Dietary Sources of Magnesium

Table 1: Selected food sources of magnesium

FOOD Milligrams (mg) %DV*
Halibut, cooked, 3 ounces 90 20
Almonds, dry roasted, 1 ounce 80 20
Cashews, dry roasted, 1 ounce 75 20
Soybeans, mature, cooked, ½ cup 75 20
Spinach, frozen, cooked, ½ cup 75 20
Nuts, mixed, dry roasted, 1 ounce 65 15
Cereal, shredded wheat, 2 rectangular biscuits 55 15
Oatmeal, instant, fortified, prepared w/ water, 1 cup 55 15
Potato, baked w/ skin, 1 medium 50 15
Peanuts, dry roasted, 1 ounce 50 15
Peanut butter, smooth, 2 Tablespoons 50 15
Wheat Bran, crude, 2 Tablespoons 45 10
Blackeyed Peas, cooked, ½ cup 45 10
Yogurt, plain, skim milk, 8 fluid ounces 45 10
Bran Flakes, ¾ cup 40 10
Vegetarian Baked Beans, ½ cup 40 10
Rice, brown, long-grained, cooked, ½ cup 40 10
Lentils, mature seeds, cooked, ½ cup 35 8
Avocado, California, ½ cup pureed 35 8
Kidney Beans, canned, ½ cup 35 8
Pinto Beans, cooked, ½ cup 35 8
Wheat Germ, crude, 2 Tablespoons 35 8
Chocolate milk, 1 cup 33 8
Banana, raw, 1 medium 30 8
Milk Chocolate candy bar, 1.5 ounce bar 28 8
Milk, reduced fat (2%) or fat free, 1 cup 27 8
Bread, whole wheat, commercially prepared, 1 slice 25 6
Raisins, seedless, ¼ cup packed 25 6
Whole Milk, 1 cup 24 6
Chocolate Pudding, 4 ounce ready-to-eat portion 24 6

*DV = Daily Value. DVs are reference numbers developed by the Food and Drug Administration (FDA) to help consumers determine if a food contains a lot or a little of a specific nutrient. The DV for magnesium is 400 milligrams (mg). Most food labels do not list a food's magnesium content. The percent DV (%DV) listed on the table above indicates the percentage of the DV provided in one serving. A food providing 5% of the DV or less per serving is a low source while a food that provides 10-19% of the DV is a good source. A food that provides 20% or more of the DV is high in that nutrient. It is important to remember that foods that provide lower percentages of the DV also contribute to a healthful diet.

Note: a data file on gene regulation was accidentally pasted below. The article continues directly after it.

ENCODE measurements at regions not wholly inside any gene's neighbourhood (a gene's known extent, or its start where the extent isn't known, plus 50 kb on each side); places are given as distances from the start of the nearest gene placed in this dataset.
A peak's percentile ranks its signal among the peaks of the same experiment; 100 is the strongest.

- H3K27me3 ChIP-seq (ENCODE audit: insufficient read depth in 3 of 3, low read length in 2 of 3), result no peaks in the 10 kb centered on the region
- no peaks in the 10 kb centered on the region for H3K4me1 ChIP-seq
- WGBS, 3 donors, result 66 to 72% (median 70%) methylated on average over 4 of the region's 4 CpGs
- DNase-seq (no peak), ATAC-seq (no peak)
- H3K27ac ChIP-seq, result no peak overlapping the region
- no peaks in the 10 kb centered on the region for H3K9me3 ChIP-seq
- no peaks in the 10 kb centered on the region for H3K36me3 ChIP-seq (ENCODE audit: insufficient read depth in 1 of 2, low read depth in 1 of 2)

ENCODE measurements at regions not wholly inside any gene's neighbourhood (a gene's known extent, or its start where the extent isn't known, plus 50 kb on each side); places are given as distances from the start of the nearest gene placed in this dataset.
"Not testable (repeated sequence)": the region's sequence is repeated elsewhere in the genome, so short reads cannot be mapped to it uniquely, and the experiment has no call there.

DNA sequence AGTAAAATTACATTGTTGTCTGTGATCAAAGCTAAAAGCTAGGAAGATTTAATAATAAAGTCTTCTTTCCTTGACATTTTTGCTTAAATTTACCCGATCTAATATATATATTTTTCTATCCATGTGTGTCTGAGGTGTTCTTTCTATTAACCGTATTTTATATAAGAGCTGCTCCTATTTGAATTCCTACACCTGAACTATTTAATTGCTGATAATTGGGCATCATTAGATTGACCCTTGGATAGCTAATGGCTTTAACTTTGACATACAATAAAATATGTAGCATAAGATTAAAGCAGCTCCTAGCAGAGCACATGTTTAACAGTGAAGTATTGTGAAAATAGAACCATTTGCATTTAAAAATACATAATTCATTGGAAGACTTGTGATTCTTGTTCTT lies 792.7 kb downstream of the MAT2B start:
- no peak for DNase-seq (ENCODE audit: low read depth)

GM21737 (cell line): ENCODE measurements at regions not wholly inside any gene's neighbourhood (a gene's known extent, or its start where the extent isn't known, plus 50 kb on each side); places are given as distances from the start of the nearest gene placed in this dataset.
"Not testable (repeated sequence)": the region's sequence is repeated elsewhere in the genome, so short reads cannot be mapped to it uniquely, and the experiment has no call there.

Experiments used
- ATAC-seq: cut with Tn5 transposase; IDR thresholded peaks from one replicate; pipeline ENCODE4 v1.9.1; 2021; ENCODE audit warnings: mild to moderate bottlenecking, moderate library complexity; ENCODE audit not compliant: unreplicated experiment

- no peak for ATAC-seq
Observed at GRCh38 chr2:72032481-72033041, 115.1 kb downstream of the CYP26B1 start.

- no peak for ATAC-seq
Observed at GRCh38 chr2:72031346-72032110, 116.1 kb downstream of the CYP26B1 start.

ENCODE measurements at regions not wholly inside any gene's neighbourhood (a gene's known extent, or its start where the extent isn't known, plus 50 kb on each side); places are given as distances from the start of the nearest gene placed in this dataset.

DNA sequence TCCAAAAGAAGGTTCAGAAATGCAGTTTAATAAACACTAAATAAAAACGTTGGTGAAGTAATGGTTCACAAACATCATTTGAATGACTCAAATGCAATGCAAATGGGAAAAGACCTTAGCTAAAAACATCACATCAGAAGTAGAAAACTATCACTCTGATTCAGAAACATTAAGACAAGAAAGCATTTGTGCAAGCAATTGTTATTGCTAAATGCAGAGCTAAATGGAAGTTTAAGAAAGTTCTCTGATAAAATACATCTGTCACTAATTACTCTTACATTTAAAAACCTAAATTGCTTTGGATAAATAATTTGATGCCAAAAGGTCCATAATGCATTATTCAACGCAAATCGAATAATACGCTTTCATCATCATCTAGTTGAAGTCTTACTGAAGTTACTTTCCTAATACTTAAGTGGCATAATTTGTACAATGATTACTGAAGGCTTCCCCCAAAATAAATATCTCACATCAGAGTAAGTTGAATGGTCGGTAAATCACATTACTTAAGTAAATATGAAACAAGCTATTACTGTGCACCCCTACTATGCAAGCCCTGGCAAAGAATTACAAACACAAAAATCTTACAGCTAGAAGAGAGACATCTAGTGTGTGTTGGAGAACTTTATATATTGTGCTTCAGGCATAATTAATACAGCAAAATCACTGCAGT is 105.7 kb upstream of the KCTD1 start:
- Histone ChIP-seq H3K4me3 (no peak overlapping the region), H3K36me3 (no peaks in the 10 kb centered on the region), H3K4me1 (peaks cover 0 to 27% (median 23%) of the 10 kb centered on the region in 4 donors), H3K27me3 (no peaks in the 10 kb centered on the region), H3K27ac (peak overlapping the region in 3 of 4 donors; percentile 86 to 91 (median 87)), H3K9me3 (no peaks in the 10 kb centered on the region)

What are the dietary reference nintakes for magnesium? Recommendations for magnesium are provided in the Dietary Reference Intakes (DRIs) developed by the Institute of Medicine of the National Academy of Sciences. Dietary Reference Intakes is the general term for a set of reference values used for planning and assessing nutrient intake for healthy people. Three important types of reference values included in the DRIs are Recommended Dietary Allowances (RDA), Adequate Intakes (AI), and Tolerable Upper Intake Levels (UL). The RDA recommends the average daily intake that is sufficient to meet the nutrient requirements of nearly all (97-98%) healthy individuals in each age and gender group. An AI is set when there is insufficient scientific data available to establish a RDA for specific age/gender groups. AIs meet or exceed the amount needed to maintain a nutritional state of adequacy in nearly all members of a specific age and gender group. The UL, on the other hand, is the maximum daily intake unlikely to result in adverse health effects. Table 2 lists the RDAs for magnesium, in milligrams, for children and adults.

Table 2: Recommended Dietary Allowances for magnesium for children and adults

1-3 80 80 N/A N/A
4-8 130 130 N/A N/A
9-13 240 240 N/A N/A
14-18 410 360 400 360
19-30 400 310 350 310
31+ 420 320 360 320

There is insufficient information on magnesium to establish a RDA for infants. For infants 0 to 12 months, the DRI is in the form of an Adequate Intake (AI), which is the mean intake of magnesium in healthy, breastfed infants. Table 3 lists the AIs for infants in milligrams (mg).

Table 3: Recommended Adequate Intake for magnesium for infants

Males and Females
0 to 6 30
7 to 12 75

Data from the 1999-2000 National Health and Nutrition Examination Survey suggest that substantial numbers of adults in the United States (US) fail to consume recommended amounts of magnesium. Among adult men and women, Caucasians consume significantly more magnesium than African-Americans. Magnesium intake is lower among older adults in every racial and ethnic group.